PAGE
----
Planet-disk interactions in dusty disks
Intervenant : Pablo Benítez Llambay
Niels Bohr Institute, University of Copenhagen
Planetary embryos are born and grow orbiting in disks surrounding young forming stars. These protoplanets perturb the disk which, in turn, produces gravitational feedback onto the nascent planets. This feedback has the potential of changing the planet's orbit, leading to a process known as planet migration. The characterization of planet migration requires detailed calculations of the global disk structure, which is sensitive to the physical mechanisms operating in it. For example, the headwind exerted by a sub-keplerian gas flow onto dust particles produces a mutual radial drift which, combined with planet torques may have a significant effect on the resulting local mass distribution of the disk. This dust torque could - depending on the dust-to-gas mass ratio and the mass of the embryos - change the orbit of the nascent planets.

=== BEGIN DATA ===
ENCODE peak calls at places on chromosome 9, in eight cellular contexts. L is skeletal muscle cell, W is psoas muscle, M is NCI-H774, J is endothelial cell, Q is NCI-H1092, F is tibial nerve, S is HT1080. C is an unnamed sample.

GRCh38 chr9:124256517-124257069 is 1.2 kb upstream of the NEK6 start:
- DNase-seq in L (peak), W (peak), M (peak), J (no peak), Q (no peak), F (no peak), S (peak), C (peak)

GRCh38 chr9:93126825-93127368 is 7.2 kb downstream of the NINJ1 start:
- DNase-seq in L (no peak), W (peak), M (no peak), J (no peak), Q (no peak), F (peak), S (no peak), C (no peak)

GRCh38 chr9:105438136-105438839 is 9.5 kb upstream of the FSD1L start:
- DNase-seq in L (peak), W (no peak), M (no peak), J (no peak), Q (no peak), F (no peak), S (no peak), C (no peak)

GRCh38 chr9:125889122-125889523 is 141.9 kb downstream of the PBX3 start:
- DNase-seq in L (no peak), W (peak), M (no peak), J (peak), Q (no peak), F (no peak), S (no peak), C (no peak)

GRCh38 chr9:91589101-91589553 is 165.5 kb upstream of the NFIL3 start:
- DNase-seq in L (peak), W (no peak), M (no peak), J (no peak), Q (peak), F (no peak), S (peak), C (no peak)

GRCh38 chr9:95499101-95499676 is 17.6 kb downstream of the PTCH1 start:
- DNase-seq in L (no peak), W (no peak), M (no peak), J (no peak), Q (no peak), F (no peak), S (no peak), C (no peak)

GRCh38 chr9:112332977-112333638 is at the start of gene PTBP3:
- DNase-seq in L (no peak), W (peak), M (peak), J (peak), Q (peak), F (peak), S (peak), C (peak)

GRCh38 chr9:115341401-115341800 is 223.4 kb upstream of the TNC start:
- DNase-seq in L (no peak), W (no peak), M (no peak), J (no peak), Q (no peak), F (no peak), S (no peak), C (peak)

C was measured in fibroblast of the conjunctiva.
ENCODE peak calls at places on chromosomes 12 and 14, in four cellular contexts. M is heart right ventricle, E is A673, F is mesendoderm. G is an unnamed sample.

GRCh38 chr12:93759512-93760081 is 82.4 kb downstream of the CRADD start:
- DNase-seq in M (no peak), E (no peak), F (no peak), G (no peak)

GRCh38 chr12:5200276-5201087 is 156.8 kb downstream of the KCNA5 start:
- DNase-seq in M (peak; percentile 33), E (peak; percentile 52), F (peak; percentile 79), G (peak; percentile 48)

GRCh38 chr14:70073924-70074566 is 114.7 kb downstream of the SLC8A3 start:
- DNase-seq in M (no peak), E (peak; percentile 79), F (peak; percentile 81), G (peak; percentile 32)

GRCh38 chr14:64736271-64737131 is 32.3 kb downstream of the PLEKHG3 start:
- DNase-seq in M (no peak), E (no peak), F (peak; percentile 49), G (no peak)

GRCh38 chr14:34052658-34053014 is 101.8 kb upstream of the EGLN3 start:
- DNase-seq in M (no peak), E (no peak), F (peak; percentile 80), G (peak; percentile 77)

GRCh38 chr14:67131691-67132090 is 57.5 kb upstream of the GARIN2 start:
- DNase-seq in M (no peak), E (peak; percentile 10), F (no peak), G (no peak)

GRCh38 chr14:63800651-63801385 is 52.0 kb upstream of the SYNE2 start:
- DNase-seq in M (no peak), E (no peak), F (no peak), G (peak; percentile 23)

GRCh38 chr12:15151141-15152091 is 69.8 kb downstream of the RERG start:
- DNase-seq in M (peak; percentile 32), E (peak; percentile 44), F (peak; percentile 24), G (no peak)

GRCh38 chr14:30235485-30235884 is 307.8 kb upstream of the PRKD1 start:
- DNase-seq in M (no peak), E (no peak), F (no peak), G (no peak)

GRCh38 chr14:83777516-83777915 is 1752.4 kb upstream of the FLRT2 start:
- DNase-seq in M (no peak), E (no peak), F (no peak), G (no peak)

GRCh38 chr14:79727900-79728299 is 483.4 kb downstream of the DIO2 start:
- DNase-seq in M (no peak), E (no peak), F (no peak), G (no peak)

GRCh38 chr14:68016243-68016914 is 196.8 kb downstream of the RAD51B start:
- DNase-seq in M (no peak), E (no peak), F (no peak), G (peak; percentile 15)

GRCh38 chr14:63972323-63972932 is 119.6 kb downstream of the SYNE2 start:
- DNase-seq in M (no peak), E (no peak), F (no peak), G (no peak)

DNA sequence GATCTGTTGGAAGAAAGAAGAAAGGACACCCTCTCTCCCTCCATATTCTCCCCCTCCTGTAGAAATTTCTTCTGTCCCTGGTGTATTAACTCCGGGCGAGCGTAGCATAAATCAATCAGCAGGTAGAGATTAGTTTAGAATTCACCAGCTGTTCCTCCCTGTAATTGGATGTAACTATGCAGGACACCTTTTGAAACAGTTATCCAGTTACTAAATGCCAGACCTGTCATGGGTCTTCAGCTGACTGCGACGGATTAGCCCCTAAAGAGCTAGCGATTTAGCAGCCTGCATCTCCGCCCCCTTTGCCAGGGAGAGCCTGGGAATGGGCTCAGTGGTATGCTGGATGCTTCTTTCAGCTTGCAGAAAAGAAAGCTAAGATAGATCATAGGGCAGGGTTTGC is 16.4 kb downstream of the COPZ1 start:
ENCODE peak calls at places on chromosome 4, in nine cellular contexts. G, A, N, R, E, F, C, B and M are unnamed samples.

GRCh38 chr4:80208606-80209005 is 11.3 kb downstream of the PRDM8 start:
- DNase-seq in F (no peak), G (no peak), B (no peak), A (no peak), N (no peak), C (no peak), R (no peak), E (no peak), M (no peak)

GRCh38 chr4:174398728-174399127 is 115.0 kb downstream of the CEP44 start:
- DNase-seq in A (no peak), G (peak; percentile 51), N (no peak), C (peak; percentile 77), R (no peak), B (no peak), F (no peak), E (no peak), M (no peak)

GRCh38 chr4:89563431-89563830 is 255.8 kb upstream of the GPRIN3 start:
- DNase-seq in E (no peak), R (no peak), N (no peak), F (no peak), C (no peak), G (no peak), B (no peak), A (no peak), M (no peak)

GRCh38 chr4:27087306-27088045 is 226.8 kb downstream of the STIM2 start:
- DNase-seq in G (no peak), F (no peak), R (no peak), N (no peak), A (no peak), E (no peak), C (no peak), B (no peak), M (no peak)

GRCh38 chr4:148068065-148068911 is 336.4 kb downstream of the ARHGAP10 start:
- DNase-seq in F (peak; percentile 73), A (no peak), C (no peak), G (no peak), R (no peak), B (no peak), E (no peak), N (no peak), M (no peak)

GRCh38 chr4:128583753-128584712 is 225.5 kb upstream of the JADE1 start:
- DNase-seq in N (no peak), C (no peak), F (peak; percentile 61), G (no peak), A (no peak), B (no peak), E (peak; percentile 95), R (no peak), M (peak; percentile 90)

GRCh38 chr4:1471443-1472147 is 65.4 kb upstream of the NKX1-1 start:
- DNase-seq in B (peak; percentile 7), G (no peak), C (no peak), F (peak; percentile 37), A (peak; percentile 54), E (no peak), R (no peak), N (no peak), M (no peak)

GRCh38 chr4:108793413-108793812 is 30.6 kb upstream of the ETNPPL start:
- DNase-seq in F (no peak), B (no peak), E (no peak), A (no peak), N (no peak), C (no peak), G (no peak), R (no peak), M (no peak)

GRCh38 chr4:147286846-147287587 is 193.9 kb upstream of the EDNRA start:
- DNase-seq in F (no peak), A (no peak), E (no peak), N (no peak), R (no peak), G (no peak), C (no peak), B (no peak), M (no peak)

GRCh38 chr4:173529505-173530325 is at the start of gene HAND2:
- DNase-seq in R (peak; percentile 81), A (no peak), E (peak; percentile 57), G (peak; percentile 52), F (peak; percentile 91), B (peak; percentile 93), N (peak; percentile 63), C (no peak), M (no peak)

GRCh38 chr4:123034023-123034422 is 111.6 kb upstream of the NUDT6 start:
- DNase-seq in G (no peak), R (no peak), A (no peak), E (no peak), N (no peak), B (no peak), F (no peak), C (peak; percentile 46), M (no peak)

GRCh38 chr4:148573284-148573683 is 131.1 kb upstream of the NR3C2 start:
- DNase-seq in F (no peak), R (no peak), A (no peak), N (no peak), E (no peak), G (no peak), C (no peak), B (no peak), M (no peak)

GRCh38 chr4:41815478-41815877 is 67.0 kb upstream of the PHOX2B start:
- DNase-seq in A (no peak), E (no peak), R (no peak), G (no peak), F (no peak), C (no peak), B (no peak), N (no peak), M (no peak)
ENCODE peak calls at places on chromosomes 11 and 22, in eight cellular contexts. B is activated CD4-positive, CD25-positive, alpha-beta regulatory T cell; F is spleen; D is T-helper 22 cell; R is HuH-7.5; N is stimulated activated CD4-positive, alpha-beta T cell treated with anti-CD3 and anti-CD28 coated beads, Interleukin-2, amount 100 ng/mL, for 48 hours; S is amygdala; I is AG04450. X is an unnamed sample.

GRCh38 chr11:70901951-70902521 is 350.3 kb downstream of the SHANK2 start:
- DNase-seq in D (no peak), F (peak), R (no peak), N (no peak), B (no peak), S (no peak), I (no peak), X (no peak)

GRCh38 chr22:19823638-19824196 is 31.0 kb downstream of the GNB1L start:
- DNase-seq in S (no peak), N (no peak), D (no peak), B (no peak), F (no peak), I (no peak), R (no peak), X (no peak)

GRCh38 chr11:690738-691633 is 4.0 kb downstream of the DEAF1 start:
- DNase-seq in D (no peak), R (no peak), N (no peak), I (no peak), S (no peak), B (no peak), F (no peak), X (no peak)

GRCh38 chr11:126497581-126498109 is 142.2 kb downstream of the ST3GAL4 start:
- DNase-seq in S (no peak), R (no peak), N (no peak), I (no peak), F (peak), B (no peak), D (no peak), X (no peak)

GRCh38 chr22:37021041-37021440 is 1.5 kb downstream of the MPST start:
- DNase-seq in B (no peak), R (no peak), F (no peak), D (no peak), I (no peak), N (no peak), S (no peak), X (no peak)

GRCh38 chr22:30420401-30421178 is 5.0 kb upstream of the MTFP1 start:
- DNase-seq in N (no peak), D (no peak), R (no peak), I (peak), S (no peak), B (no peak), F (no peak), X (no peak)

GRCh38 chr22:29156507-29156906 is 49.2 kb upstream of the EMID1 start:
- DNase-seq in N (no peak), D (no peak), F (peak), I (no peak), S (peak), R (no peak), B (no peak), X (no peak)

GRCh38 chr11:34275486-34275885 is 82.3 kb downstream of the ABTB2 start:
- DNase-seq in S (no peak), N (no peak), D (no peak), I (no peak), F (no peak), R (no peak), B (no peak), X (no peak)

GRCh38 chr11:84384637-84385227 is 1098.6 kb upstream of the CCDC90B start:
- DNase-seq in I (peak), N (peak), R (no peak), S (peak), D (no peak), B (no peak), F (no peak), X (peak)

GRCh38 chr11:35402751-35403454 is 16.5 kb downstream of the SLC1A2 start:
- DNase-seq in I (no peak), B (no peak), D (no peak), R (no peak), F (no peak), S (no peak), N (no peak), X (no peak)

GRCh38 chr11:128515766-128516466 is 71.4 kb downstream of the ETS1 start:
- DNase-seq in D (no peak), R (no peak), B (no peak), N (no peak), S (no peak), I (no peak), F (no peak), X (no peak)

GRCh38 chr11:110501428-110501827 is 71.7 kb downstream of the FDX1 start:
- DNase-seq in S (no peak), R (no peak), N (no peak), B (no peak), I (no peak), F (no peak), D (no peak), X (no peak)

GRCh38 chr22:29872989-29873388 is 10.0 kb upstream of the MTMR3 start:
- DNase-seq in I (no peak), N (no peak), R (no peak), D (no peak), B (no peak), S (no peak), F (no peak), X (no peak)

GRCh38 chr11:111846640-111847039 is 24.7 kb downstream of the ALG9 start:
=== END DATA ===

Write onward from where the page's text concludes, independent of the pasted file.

In this talk I will introduce the concept of planet-migration and show that the physical environment close to the planet has the potential of changing the migration history of planetary systems. In particular, I will summarize results related to thermal torques and torques produced in dusty environments.